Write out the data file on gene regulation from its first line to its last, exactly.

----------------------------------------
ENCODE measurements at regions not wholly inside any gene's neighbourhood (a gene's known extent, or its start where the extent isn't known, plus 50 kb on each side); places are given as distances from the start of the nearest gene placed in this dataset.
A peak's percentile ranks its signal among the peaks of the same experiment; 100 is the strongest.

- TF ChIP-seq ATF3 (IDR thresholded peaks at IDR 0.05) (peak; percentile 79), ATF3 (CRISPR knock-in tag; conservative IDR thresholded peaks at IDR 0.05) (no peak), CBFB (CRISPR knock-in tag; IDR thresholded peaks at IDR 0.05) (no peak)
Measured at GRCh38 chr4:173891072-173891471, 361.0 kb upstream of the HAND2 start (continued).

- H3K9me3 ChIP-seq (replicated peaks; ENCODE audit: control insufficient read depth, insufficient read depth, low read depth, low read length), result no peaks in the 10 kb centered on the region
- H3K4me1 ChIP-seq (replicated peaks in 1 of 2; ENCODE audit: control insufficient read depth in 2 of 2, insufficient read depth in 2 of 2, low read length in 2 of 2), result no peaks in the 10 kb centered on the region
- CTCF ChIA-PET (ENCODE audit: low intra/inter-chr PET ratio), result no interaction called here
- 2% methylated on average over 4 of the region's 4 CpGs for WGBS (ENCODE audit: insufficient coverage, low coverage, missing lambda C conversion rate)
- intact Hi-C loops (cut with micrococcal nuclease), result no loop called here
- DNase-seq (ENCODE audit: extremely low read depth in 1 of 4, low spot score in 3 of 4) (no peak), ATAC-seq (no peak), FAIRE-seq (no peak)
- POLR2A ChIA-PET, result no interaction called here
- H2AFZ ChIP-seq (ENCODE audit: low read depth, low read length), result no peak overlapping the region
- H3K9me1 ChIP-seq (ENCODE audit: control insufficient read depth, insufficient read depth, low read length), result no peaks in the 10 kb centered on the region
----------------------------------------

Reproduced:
ENCODE measurements at regions not wholly inside any gene's neighbourhood (a gene's known extent, or its start where the extent isn't known, plus 50 kb on each side); places are given as distances from the start of the nearest gene placed in this dataset.
A peak's percentile ranks its signal among the peaks of the same experiment; 100 is the strongest.

- TF ChIP-seq ATF3 (IDR thresholded peaks at IDR 0.05) (peak; percentile 79), ATF3 (CRISPR knock-in tag; conservative IDR thresholded peaks at IDR 0.05) (no peak), CBFB (CRISPR knock-in tag; IDR thresholded peaks at IDR 0.05) (no peak)
Measured at GRCh38 chr4:173891072-173891471, 361.0 kb upstream of the HAND2 start (continued).

- H3K9me3 ChIP-seq (replicated peaks; ENCODE audit: control insufficient read depth, insufficient read depth, low read depth, low read length), result no peaks in the 10 kb centered on the region
- H3K4me1 ChIP-seq (replicated peaks in 1 of 2; ENCODE audit: control insufficient read depth in 2 of 2, insufficient read depth in 2 of 2, low read length in 2 of 2), result no peaks in the 10 kb centered on the region
- CTCF ChIA-PET (ENCODE audit: low intra/inter-chr PET ratio), result no interaction called here
- 2% methylated on average over 4 of the region's 4 CpGs for WGBS (ENCODE audit: insufficient coverage, low coverage, missing lambda C conversion rate)
- intact Hi-C loops (cut with micrococcal nuclease), result no loop called here
- DNase-seq (ENCODE audit: extremely low read depth in 1 of 4, low spot score in 3 of 4) (no peak), ATAC-seq (no peak), FAIRE-seq (no peak)
- POLR2A ChIA-PET, result no interaction called here
- H2AFZ ChIP-seq (ENCODE audit: low read depth, low read length), result no peak overlapping the region
- H3K9me1 ChIP-seq (ENCODE audit: control insufficient read depth, insufficient read depth, low read length), result no peaks in the 10 kb centered on the region